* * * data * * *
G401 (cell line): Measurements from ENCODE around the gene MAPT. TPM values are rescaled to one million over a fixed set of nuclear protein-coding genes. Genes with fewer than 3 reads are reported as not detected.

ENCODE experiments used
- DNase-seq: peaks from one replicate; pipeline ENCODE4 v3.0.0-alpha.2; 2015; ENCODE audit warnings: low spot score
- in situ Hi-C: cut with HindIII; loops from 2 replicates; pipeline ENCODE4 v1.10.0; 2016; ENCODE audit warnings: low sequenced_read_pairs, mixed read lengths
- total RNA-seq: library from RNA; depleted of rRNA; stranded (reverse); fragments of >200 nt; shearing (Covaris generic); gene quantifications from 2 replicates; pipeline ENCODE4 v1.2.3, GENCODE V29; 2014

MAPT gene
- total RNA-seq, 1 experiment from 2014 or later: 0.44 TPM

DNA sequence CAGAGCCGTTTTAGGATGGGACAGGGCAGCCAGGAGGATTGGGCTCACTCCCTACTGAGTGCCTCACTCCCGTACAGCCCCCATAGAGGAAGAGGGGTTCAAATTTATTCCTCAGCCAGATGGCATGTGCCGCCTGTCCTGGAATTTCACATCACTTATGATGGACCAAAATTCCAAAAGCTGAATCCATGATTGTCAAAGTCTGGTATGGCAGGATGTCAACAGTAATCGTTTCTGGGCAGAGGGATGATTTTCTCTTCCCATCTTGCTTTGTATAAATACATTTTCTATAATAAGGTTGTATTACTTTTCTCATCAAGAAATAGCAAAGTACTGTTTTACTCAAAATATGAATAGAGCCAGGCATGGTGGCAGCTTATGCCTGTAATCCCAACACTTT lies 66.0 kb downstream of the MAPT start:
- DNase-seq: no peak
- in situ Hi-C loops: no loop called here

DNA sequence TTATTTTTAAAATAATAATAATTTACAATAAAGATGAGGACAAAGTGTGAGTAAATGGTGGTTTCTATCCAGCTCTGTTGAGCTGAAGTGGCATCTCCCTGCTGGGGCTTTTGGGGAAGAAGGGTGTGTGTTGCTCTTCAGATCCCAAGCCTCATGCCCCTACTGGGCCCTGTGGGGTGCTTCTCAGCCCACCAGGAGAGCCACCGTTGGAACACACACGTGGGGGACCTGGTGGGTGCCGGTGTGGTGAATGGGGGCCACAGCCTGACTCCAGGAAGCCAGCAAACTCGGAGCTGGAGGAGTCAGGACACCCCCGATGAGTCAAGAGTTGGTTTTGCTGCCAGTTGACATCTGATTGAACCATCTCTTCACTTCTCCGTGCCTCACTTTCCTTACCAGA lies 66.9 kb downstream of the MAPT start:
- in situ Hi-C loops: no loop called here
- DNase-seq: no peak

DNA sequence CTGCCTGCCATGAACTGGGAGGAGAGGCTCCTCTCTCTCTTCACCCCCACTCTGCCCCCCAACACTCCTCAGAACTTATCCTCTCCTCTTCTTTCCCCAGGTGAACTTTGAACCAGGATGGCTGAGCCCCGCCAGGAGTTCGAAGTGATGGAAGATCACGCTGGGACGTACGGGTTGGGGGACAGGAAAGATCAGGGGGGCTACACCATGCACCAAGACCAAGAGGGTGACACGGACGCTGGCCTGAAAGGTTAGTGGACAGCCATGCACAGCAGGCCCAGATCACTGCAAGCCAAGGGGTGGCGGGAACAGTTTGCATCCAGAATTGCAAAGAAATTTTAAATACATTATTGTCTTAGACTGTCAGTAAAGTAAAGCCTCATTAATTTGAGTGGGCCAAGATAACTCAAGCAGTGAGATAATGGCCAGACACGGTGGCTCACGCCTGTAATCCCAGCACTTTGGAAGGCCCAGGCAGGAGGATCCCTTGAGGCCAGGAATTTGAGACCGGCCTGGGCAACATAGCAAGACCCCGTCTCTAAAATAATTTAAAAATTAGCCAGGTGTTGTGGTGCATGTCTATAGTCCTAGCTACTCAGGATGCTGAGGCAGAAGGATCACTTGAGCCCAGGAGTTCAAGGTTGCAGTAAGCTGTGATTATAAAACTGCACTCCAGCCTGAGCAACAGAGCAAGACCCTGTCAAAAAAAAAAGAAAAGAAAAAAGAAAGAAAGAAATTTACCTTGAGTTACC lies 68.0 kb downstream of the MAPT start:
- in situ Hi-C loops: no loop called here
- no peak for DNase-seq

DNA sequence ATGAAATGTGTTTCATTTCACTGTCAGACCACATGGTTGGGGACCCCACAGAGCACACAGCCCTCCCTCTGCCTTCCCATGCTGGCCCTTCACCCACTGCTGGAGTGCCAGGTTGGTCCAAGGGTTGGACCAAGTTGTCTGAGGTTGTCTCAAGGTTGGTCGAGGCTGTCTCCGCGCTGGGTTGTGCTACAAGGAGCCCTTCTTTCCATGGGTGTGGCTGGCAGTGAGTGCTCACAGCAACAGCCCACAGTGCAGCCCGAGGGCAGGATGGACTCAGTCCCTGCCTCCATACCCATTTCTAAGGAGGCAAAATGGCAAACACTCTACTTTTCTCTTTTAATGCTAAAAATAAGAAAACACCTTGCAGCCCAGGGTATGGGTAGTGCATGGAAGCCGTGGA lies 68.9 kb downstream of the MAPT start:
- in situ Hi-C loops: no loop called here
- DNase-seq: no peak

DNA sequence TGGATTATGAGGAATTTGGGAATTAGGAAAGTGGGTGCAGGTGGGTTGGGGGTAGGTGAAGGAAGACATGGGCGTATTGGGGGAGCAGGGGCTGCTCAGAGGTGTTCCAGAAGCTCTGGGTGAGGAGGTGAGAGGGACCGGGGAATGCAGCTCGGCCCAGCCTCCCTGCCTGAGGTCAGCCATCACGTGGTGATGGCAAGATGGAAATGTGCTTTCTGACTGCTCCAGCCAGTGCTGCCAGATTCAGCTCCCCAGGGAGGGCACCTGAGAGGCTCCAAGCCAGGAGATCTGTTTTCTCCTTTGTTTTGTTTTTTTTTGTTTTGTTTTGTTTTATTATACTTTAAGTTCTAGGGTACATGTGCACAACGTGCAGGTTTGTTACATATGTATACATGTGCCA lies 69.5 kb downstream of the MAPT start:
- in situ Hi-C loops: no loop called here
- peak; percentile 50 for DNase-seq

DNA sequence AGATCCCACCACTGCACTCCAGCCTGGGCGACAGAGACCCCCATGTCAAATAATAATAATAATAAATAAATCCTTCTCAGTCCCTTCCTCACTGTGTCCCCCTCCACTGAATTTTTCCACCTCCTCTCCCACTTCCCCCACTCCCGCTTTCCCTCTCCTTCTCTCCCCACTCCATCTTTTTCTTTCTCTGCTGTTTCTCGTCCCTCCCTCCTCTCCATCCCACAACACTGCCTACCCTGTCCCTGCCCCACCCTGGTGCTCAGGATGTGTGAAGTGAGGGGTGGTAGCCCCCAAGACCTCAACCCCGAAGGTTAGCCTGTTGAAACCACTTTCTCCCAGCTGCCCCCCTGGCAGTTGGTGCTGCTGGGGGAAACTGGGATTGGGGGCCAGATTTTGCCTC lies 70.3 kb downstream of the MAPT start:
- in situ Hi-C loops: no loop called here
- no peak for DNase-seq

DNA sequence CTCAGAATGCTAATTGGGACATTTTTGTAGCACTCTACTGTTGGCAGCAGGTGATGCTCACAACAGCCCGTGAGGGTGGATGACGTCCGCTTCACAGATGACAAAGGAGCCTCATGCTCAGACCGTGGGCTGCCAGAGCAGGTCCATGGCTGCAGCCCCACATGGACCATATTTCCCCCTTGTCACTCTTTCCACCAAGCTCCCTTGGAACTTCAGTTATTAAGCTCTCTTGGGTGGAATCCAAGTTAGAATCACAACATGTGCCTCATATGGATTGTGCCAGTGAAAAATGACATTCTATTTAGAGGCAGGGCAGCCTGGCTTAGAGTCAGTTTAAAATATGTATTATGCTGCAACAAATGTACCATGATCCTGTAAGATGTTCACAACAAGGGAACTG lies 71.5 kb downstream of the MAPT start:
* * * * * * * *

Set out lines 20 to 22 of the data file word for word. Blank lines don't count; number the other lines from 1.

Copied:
DNA sequence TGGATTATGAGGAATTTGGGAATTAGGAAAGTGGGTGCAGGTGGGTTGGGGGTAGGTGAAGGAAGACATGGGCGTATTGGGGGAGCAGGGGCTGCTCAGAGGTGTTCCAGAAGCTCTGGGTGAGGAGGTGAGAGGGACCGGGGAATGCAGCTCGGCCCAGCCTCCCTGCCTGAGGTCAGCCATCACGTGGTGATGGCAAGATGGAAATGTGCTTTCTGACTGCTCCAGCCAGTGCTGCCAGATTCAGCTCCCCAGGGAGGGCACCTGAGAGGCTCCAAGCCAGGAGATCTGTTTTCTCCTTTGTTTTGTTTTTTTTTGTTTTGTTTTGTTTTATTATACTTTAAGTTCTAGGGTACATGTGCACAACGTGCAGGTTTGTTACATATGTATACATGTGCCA lies 69.5 kb downstream of the MAPT start:
- in situ Hi-C loops: no loop called here
- peak; percentile 50 for DNase-seq